“The scope of harm alleged in this suit is staggering,” said Christian Klossner, OSE’s executive director. “While presenting herself as a successful hospitality entrepreneur, the defendant in this case was actually running an elaborate money-making scheme defrauding thousands of customers, all the while generating income for the online platforms that turned blind eyes to her illegal activity.”
Klossner said his office has been forced to target individual operators, such as Lacroix, instead of Airbnb, because a federal law shields online rental companies “from being held liable for the illegality of the content published by their users—even when that content turns into revenue for the platform.”
That law, Section 230 of the Communications Decency Act, also protects Airbnb from legal responsibility for what happens inside its listings. Earlier this year, Bloomberg published several stories about violent crimes that occurred at Airbnb properties and the company’s secretive response team that works to protect victims. In recent Bloomberg Television interviews, the chief executives of Expedia and Airbnb have both said they’re willing to begin sharing information with one another about dangerous listings to help prevent problematic users from simply moving among platforms.
While there were no reported security incidents at any of Lacroix’s apartments, the city argued in its lawsuit that she put tourists’ safety at risk. Unlike hotels, residential apartment buildings aren’t designed for transient use and generally do not have the same number of fire exits, alarms or sprinklers. The city also said mixing permanent residents with tourists posed “security risks in buildings not equipped to handle the security problems.”
In the end, Lacroix said it was the pandemic that shut her down. When it did, she applied for nine U.S. Small Business Administration Covid-relief loans claiming she ran a tour operation that employed 27 people, according to the city’s lawsuit. She received $416,000, the complaint says. Lacroix said about $100,000 of that went to cleaners and a handyman she employed. She kept $120,000 for herself, she said, and the rest is still in a bank account.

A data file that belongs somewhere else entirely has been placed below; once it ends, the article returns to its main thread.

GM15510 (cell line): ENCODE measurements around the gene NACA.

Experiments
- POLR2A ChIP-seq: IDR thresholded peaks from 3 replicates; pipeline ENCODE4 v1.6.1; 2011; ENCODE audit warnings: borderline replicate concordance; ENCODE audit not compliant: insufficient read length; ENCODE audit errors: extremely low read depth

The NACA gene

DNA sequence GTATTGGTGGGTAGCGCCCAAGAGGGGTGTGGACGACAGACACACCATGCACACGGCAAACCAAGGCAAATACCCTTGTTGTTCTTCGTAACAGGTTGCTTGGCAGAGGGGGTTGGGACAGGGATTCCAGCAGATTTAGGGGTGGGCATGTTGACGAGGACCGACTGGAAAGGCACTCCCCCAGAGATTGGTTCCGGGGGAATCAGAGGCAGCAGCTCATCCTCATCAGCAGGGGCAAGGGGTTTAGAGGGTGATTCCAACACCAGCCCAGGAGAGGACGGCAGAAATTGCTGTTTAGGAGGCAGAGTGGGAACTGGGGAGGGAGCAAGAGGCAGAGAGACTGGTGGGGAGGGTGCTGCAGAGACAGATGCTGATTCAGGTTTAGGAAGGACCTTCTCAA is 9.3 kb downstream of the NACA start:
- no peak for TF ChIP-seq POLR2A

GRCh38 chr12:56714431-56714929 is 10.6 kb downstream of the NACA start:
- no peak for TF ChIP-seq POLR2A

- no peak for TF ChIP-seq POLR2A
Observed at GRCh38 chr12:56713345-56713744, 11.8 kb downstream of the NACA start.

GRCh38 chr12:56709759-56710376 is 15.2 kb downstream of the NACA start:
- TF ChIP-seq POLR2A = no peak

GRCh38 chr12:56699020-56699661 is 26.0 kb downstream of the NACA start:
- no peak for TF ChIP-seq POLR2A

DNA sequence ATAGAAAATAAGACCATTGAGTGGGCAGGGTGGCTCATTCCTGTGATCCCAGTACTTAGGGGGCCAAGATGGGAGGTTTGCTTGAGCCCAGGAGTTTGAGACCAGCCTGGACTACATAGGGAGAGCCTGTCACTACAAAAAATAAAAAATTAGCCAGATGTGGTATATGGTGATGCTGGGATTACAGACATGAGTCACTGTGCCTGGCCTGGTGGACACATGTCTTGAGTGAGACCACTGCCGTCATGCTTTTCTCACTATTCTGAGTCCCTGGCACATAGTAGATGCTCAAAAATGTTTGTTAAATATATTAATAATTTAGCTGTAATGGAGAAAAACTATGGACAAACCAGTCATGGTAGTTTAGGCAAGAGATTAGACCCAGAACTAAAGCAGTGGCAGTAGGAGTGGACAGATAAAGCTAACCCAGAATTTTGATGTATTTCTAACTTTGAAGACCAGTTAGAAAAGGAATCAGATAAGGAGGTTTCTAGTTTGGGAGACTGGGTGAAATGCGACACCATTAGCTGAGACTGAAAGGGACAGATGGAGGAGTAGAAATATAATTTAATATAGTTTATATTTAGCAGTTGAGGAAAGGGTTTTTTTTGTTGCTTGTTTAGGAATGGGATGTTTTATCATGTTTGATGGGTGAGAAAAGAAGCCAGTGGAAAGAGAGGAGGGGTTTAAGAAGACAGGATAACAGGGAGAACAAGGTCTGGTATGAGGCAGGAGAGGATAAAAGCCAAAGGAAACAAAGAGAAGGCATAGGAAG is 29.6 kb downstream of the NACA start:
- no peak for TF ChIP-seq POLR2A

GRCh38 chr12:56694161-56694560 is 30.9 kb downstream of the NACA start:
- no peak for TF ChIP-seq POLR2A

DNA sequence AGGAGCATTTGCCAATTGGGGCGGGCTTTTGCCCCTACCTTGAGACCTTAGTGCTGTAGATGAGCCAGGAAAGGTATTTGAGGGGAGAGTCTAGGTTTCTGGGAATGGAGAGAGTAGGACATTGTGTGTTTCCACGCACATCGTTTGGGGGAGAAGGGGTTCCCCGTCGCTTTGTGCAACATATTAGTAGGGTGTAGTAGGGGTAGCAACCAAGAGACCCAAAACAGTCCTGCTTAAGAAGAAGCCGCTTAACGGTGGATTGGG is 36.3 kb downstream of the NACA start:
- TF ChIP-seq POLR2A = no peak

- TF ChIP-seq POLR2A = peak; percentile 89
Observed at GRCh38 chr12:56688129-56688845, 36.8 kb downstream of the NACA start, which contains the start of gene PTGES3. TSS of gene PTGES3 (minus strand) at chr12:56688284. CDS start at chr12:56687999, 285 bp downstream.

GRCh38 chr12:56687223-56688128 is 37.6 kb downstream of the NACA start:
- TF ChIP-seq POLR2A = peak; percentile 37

In June, the city sent a letter to the SBA informing it of “potential improprieties” relating to Lacroix’s loans. A spokesman for the agency declined to comment about individual borrowers.
Professional hosts like Lacroix present a problem for Airbnb. Despite pulling in about 30% of room nights booked, they counter the company’s public image of everyday homeowners renting out spare bedrooms. And they threaten Airbnb’s often tenuous relationship with city officials. Since it was founded in 2008, Airbnb has been lobbying against short-term rental regulations in cities around the world. The battle has been particularly fierce in New York, where officials estimate one-third of Airbnb’s 55,000 listings violate the law.
Randall, the Airbnb spokesman, said the company has “long wanted to partner with both the city and state governments to implement sensible short-term rental laws to ensure home sharing can continue to play a vital role in the return of tourism to the Empire State.”
Lacroix said she’s not surprised that the city came after her. “I thought they were going to shut me down back in 2012, but they never shut me down,” she said.
Lacroix estimated that she has been evicted from about 50 buildings over the years. She said she was kicked out of almost all the apartments she was leasing before the pandemic and hasn’t restarted her business. “No host wants to do what I did for 10 years,” she said. “It is so stressful to be running a business that you feel is honorable, but to be told it’s illegal.”
She has now decided to move her short-term rental operation to the Caribbean and is offering online consulting services to “share the secrets behind a successful Airbnb strategy,” according to her website. Her advice to wannabe entrepreneurs looking to build their own Airbnb empires: “Watch the law.”